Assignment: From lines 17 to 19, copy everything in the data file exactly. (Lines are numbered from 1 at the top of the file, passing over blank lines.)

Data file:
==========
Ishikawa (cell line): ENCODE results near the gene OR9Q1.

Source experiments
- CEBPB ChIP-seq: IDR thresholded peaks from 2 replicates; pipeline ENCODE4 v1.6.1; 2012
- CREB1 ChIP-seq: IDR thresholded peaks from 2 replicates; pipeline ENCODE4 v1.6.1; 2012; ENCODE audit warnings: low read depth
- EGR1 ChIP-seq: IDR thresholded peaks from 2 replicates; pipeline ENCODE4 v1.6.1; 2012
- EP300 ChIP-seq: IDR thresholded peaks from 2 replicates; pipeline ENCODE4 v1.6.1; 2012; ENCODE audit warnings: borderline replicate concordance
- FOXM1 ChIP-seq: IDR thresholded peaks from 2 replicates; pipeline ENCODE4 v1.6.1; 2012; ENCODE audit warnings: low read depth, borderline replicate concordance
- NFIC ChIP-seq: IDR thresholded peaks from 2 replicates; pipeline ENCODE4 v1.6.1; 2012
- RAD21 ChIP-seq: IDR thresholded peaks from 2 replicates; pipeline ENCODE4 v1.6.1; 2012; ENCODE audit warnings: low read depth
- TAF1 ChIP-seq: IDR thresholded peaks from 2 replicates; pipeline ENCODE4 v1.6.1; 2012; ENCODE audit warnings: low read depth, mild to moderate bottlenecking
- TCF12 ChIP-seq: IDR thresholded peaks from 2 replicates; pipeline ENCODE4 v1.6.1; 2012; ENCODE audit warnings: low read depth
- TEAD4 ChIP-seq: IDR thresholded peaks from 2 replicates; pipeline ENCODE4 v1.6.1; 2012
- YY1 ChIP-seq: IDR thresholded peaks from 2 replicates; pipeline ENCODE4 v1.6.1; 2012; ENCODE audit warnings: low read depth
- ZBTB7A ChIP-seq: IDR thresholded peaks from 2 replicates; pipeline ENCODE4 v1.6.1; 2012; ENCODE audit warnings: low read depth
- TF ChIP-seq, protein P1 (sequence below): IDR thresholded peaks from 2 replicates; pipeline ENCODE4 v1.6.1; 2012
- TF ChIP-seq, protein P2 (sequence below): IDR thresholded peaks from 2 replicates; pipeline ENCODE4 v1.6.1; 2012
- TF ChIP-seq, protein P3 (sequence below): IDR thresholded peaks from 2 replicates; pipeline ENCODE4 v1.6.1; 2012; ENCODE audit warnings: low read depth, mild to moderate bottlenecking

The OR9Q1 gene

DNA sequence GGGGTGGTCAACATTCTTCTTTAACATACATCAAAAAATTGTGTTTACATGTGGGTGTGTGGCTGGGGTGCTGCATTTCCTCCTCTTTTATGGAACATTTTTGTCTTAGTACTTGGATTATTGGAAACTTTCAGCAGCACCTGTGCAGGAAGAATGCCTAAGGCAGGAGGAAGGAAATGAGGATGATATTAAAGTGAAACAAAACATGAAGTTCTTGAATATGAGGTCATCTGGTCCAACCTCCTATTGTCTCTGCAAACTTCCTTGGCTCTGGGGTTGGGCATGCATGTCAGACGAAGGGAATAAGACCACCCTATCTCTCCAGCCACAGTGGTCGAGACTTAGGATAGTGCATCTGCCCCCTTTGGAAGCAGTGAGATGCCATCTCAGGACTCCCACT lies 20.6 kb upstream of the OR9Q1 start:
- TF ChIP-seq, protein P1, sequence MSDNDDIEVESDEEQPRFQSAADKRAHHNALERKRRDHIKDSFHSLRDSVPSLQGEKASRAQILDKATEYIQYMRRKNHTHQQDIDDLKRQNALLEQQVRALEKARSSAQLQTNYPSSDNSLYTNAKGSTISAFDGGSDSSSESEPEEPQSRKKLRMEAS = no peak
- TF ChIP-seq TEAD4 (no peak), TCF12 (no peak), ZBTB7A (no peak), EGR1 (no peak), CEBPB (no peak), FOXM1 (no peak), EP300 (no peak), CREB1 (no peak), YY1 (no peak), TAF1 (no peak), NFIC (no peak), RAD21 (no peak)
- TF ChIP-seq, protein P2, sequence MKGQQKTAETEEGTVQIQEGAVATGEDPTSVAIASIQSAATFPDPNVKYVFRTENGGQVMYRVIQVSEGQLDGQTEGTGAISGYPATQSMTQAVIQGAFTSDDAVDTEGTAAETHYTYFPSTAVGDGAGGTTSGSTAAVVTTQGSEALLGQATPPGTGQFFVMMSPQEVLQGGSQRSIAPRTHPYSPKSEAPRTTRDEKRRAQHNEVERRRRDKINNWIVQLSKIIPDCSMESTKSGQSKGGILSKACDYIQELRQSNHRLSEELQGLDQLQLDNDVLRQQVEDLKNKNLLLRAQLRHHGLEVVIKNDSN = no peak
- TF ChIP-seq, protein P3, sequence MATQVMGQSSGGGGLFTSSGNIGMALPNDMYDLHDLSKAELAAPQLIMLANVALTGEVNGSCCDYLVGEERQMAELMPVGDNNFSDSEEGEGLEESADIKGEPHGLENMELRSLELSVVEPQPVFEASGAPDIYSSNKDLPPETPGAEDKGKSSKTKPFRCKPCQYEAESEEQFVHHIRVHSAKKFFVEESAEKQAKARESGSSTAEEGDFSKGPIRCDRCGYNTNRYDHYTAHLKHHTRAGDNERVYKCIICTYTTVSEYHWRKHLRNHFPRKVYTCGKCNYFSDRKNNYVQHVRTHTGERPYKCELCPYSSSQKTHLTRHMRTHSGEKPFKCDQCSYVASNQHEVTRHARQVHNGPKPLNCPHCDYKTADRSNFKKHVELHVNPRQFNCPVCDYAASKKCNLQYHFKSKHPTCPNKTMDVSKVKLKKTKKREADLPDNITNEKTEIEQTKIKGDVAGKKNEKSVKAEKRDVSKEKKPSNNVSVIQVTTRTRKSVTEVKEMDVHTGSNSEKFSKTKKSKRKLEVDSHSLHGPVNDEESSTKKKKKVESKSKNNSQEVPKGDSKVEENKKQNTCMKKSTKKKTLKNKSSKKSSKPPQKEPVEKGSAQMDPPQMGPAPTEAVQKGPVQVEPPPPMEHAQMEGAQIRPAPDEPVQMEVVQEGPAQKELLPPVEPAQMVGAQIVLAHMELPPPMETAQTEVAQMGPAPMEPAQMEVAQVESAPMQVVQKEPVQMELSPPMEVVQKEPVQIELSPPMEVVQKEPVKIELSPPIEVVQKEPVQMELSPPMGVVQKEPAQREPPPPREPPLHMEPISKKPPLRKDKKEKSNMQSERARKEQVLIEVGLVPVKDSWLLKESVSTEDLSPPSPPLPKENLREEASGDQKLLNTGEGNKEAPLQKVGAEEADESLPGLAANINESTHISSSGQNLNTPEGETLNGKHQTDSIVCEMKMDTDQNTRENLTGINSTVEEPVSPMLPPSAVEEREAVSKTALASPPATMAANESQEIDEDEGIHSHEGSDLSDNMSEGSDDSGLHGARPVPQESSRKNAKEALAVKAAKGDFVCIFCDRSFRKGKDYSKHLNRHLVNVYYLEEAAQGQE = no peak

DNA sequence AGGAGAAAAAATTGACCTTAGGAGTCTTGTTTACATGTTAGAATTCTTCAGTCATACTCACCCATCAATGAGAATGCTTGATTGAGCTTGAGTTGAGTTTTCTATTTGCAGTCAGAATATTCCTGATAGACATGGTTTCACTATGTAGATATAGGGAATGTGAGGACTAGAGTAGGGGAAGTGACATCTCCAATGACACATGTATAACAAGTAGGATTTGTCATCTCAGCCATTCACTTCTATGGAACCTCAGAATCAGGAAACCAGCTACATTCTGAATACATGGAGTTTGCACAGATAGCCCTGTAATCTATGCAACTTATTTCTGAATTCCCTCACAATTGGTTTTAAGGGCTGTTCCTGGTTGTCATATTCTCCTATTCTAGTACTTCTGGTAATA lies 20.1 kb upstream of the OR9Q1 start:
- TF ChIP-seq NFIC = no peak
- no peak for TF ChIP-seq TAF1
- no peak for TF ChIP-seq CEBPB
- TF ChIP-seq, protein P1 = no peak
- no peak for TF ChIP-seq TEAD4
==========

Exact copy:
- TF ChIP-seq, protein P3 (sequence below): IDR thresholded peaks from 2 replicates; pipeline ENCODE4 v1.6.1; 2012; ENCODE audit warnings: low read depth, mild to moderate bottlenecking

The OR9Q1 gene

DNA sequence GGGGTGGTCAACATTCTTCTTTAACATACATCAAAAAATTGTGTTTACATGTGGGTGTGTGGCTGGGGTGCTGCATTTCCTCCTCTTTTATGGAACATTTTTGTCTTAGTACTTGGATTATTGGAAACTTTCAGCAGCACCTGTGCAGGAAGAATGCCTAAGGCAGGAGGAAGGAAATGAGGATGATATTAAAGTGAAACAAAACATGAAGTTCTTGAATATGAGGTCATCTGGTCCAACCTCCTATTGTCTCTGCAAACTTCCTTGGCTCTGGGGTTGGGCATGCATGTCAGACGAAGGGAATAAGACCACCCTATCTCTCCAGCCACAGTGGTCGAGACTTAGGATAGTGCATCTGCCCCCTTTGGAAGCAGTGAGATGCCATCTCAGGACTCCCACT lies 20.6 kb upstream of the OR9Q1 start: